Because of the Change Healthcare attack, some patients may be routed to new pharmacies less affected by billing problems. Patients鈥 bills may also be delayed, industry executives said. At some point, many patients are likely to receive notices their data was breached. Depending on the exact data that has been pilfered, those patients may be at risk for identity theft, Chaudhry said. Companies often offer free credit monitoring services in those situations.

鈥淧atients are dying because of this,鈥 Miri said. Indeed, an October preprint from researchers at the University of Minnesota in mortality for patients in a ransomware-stricken hospital.

How Did It Happen?

The Health Information Sharing and Analysis Center, an industry coordinating group that disseminates intel on attacks, has that flaws in an application called ConnectWise ScreenConnect are to blame. Exact details couldn鈥檛 be confirmed.

It鈥檚 a tool tech support teams use to remotely troubleshoot computer problems, and the attack is 鈥渁pparently fairly trivial to execute,鈥 H-ISAC warned members. The group said it expects additional victims and advised its members to update their technology.

However, there’s uncertainty about how the attack happened. ConnectWise said in a statement that it is unaware of any connection to the breach and that its internal reviews have “yet to identify Change Healthcare as a ScreenConnect customer, and none of our extensive network of managed service providers have come forward with any information regarding their association with Change Healthcare.鈥

When the attack first hit, the AHA disconnect from systems both at Change and its corporate parent, UnitedHealth鈥檚 Optum unit. That would affect services ranging from claims approvals to reference tools.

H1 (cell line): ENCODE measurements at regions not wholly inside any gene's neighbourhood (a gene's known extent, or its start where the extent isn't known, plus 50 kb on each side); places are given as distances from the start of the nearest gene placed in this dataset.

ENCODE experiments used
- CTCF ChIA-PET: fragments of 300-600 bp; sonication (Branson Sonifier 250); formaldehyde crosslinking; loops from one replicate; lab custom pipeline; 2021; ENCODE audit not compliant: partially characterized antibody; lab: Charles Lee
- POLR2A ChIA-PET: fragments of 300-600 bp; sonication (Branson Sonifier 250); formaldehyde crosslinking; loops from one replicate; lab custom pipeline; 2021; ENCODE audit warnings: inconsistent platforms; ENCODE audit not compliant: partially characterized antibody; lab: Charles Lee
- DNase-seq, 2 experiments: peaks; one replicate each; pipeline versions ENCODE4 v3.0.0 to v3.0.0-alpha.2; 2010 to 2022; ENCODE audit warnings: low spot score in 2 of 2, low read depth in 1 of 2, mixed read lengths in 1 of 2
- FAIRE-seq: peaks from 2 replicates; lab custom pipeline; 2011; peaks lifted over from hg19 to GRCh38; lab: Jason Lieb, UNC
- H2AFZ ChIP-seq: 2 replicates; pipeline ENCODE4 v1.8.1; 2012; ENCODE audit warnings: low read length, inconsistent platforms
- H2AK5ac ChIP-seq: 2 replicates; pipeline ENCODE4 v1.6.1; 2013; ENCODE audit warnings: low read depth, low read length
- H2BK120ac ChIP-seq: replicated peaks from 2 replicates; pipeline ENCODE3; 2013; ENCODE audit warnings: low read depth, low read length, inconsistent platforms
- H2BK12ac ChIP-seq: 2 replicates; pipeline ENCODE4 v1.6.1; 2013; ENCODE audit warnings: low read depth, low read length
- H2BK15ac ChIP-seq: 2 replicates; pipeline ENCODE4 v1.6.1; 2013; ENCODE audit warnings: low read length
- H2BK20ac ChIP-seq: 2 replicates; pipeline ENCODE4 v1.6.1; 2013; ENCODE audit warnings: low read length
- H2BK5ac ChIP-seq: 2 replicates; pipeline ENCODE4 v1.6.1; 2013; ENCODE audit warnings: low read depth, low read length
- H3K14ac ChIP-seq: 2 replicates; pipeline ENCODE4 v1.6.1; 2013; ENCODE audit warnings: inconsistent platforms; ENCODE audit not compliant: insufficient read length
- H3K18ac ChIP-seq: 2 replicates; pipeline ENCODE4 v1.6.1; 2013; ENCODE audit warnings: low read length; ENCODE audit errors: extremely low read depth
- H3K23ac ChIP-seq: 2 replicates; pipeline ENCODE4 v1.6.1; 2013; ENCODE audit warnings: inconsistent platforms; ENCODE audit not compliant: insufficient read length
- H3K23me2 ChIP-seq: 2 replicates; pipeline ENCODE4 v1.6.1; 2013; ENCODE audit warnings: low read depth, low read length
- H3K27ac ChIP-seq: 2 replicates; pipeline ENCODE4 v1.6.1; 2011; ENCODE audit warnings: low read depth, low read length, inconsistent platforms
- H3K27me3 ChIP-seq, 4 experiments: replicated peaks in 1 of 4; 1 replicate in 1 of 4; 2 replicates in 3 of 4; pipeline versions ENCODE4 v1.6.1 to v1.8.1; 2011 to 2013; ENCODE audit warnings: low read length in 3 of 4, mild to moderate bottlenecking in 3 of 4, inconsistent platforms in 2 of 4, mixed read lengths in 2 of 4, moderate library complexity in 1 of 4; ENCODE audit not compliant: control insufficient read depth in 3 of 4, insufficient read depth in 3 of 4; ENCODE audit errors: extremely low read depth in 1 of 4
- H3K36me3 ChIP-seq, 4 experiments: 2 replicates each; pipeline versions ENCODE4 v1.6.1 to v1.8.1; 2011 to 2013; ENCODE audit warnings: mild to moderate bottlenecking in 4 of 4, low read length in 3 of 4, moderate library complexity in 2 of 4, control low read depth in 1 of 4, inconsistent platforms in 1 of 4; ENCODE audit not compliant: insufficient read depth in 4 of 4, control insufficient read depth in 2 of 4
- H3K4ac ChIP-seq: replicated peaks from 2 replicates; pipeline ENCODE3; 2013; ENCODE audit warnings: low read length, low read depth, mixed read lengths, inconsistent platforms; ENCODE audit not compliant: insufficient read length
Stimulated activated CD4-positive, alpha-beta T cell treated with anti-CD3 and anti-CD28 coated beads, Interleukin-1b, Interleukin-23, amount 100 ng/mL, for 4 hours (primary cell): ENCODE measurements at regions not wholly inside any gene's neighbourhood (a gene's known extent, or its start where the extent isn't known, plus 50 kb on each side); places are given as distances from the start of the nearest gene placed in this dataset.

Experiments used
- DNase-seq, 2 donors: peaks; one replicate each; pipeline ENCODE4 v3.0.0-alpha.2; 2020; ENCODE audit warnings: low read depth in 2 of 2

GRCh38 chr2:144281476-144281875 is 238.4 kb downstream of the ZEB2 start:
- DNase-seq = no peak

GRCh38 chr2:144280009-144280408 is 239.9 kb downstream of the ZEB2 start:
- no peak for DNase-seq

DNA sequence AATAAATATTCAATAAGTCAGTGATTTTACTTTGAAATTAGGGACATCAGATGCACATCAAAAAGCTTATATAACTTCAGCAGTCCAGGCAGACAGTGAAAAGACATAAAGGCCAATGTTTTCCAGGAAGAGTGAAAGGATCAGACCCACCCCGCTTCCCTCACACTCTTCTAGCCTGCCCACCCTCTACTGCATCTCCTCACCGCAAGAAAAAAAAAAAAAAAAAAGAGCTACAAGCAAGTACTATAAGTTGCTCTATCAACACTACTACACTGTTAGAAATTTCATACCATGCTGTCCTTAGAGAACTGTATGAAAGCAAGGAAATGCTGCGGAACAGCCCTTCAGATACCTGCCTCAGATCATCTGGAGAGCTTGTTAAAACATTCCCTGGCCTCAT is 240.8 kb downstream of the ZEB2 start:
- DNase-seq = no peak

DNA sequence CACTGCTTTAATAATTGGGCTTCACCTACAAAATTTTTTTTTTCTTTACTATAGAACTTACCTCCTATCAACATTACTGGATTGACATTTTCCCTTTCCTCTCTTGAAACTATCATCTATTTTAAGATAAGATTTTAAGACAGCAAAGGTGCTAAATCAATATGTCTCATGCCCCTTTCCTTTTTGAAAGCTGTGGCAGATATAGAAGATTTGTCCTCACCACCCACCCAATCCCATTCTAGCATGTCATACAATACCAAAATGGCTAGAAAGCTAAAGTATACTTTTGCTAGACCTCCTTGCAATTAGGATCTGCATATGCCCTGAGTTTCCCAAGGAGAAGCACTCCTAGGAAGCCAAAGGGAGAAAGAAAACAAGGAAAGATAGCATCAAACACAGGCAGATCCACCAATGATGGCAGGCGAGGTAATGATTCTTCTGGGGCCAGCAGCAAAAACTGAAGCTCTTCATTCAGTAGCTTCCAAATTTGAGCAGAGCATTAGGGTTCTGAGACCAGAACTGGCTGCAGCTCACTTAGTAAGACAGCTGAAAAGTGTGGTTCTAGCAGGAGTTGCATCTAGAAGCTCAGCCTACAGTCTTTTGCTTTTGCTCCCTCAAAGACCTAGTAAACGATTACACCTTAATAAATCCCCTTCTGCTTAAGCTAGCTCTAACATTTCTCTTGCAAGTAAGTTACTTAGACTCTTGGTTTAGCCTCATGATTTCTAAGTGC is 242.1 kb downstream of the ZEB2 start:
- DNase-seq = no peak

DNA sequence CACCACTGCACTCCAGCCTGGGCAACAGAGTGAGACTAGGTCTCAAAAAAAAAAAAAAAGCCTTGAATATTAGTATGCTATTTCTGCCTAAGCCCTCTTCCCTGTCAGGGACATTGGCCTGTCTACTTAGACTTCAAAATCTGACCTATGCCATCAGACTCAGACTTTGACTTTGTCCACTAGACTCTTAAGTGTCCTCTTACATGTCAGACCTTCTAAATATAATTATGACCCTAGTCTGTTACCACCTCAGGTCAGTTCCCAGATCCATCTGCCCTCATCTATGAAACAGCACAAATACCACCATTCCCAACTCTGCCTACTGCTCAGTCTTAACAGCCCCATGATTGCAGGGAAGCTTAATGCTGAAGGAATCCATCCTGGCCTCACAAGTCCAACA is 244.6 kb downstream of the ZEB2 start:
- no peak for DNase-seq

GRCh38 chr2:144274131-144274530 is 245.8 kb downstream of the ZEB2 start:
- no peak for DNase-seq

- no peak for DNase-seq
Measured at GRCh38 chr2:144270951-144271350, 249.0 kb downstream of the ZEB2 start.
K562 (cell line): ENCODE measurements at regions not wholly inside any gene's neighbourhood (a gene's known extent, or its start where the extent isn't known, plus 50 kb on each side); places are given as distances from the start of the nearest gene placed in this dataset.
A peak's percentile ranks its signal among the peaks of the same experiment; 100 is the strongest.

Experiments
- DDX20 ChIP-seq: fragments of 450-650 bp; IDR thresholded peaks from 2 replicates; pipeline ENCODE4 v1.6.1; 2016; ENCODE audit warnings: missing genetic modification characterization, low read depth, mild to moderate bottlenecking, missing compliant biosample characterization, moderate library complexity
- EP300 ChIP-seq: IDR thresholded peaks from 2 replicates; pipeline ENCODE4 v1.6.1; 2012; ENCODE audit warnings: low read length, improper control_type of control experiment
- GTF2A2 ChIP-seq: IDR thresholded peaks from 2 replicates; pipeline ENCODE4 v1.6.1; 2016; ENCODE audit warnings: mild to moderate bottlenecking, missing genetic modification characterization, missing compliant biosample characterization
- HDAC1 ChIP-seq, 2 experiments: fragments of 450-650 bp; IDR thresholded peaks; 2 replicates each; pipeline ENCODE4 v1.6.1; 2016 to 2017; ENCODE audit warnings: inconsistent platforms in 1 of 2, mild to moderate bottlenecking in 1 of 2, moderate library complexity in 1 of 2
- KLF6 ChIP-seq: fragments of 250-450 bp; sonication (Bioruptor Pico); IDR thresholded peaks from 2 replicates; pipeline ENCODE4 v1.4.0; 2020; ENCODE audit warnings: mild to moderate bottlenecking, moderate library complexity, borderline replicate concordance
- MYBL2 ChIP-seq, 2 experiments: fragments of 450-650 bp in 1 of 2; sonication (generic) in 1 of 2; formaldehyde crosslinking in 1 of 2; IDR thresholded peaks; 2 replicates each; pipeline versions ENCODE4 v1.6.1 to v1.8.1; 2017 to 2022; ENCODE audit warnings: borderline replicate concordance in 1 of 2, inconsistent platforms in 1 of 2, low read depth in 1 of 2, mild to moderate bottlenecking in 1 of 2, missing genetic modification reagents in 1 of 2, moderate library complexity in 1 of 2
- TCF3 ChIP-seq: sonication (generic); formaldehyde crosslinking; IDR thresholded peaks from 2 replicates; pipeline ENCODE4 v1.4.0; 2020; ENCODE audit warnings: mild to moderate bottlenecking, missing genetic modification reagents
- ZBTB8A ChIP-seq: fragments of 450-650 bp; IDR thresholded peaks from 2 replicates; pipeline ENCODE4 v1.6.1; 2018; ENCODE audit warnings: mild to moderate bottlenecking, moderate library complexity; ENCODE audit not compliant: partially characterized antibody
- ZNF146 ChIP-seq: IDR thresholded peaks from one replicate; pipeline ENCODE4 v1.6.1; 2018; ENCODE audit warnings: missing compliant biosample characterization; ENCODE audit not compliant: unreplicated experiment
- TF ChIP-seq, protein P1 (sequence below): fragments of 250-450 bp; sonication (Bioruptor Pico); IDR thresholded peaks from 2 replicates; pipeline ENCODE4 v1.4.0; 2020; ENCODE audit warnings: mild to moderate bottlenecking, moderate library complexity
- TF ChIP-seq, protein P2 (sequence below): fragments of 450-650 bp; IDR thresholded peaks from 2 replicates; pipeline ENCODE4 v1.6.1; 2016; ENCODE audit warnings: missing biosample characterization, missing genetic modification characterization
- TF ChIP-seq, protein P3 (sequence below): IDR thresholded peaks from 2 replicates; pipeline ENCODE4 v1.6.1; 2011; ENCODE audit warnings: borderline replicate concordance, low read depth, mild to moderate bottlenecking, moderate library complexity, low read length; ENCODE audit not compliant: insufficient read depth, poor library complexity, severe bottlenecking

Millions of Americans see physicians and other practitioners employed by UnitedHealth and are covered by the company鈥檚 insurance plans.

UnitedHealth has said only Change鈥檚 systems are affected and that it鈥檚 safe for hospitals to use other digital services provided by UnitedHealth and Optum, which include claims filing and processing systems.

But not many chief information officers 鈥渁re jumping to reconnect,鈥 Chaudhry said. 鈥淚t鈥檚 an uneasy feeling.鈥

Miri says Baptist is using the conglomerate鈥檚 technology and that he trusts UnitedHealth鈥檚 word that it鈥檚 safe.

Where鈥檚 the Federal Government?

Neither executive was sanguine about the future of cybersecurity in health care. 鈥淚t鈥檚 going to get worse,鈥 Chaudhry said.

鈥淚t鈥檚 a shame the feds aren鈥檛 helping more,鈥 Miri said. 鈥淵ou鈥檇 think if our nuclear infrastructure were under attack the feds would respond with more gusto.鈥

While the departments of Justice and State have targeted the ALPHV group, the government has stayed behind the scenes more in the aftermath of this attack. Chaudhry said the FBI and the Department of Health and Human Services have been attending calls organized by the AHA to brief members about the situation.

Miri said rural hospitals in particular could use more funding for security and that agencies like the Food and Drug Administration should have mandatory standards for cybersecurity.

There鈥檚 some recognition among officials that improvements need to be made.

鈥淭his latest attack is just more evidence that the status quo isn鈥檛 working and we have to take steps to shore up cybersecurity in the health industry,鈥 said Sen. Mark Warner (D-Va.), the chair of the Senate Select Committee on Intelligence and a longtime advocate for stronger cybersecurity, in a statement to 素人色情片Health News.

[Update: This article was updated at 4:55 p.m. ET on March 1, 2024, to reflect uncertainty about how the attack happened and to include a statement from ConnectWise.]